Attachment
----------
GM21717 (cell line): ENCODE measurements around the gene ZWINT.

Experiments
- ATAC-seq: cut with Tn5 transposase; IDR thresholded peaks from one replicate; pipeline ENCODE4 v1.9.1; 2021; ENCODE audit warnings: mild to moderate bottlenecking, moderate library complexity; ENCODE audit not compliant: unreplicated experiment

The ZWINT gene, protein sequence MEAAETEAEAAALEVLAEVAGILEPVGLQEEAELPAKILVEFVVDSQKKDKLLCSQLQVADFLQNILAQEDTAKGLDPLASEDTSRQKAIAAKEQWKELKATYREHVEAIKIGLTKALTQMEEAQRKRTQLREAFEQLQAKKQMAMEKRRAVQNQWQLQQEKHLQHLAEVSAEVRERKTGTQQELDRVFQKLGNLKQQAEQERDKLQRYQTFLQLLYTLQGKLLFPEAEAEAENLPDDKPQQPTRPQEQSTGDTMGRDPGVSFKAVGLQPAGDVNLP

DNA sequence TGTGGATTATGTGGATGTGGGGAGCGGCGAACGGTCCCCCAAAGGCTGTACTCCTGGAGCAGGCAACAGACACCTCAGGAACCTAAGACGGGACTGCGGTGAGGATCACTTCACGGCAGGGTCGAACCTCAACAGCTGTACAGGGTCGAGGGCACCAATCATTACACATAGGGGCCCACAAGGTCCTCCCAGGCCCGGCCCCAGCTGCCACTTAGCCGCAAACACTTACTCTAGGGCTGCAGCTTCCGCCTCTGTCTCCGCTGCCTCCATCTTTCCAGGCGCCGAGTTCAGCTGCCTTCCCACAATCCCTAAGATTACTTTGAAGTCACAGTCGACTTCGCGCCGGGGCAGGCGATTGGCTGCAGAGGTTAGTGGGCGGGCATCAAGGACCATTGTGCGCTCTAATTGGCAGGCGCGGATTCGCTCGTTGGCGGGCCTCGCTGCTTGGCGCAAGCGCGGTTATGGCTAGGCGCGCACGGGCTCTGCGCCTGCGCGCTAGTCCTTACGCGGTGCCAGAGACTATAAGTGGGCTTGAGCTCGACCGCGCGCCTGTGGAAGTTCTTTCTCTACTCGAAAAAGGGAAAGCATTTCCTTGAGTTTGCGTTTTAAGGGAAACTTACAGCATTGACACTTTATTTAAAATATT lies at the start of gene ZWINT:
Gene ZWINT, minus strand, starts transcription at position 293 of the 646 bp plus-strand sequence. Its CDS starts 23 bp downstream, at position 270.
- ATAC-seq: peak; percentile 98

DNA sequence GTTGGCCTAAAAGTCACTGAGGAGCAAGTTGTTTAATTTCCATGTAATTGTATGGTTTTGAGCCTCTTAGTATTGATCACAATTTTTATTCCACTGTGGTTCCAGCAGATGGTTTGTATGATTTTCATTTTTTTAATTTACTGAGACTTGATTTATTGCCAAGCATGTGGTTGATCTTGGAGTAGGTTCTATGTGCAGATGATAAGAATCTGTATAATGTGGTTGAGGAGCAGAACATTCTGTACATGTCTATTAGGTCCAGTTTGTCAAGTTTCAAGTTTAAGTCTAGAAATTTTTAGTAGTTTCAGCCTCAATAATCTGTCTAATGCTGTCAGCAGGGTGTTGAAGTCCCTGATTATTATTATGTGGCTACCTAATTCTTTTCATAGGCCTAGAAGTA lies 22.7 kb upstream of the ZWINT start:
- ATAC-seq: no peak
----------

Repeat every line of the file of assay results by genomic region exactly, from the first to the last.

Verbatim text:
GM21717 (cell line): ENCODE measurements around the gene ZWINT.

Experiments
- ATAC-seq: cut with Tn5 transposase; IDR thresholded peaks from one replicate; pipeline ENCODE4 v1.9.1; 2021; ENCODE audit warnings: mild to moderate bottlenecking, moderate library complexity; ENCODE audit not compliant: unreplicated experiment

The ZWINT gene, protein sequence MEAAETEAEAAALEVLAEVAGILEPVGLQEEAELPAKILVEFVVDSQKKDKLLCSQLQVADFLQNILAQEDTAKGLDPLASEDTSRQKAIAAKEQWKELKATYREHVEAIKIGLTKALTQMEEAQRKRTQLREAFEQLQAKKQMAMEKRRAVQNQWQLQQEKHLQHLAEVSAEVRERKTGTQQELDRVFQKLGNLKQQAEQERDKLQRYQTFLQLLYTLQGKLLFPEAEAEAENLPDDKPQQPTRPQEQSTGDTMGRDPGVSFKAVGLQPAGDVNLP

DNA sequence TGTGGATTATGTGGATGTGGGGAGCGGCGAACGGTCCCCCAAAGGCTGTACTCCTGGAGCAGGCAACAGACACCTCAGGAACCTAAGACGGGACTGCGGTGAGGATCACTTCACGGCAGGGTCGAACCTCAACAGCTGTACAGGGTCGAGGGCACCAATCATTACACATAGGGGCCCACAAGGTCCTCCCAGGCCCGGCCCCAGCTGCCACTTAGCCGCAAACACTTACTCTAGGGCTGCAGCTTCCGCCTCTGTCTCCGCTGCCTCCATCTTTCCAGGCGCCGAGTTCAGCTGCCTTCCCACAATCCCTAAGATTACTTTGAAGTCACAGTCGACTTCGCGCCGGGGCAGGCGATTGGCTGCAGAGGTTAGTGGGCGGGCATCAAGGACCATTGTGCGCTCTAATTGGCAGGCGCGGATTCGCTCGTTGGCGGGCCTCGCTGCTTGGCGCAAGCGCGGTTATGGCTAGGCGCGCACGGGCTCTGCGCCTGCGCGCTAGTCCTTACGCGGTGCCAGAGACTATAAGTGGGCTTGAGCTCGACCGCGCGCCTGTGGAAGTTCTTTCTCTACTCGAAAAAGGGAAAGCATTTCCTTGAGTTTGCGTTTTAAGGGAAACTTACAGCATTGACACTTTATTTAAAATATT lies at the start of gene ZWINT:
Gene ZWINT, minus strand, starts transcription at position 293 of the 646 bp plus-strand sequence. Its CDS starts 23 bp downstream, at position 270.
- ATAC-seq: peak; percentile 98

DNA sequence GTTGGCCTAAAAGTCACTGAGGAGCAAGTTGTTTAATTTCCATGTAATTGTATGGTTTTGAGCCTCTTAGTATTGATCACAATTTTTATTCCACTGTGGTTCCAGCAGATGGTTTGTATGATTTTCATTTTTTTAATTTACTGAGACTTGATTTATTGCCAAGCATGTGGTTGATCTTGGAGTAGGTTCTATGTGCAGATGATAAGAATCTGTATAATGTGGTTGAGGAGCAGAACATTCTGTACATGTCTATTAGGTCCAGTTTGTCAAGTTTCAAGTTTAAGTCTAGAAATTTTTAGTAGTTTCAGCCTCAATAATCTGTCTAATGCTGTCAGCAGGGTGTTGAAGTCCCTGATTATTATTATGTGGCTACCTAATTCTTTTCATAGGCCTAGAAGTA lies 22.7 kb upstream of the ZWINT start:
- ATAC-seq: no peak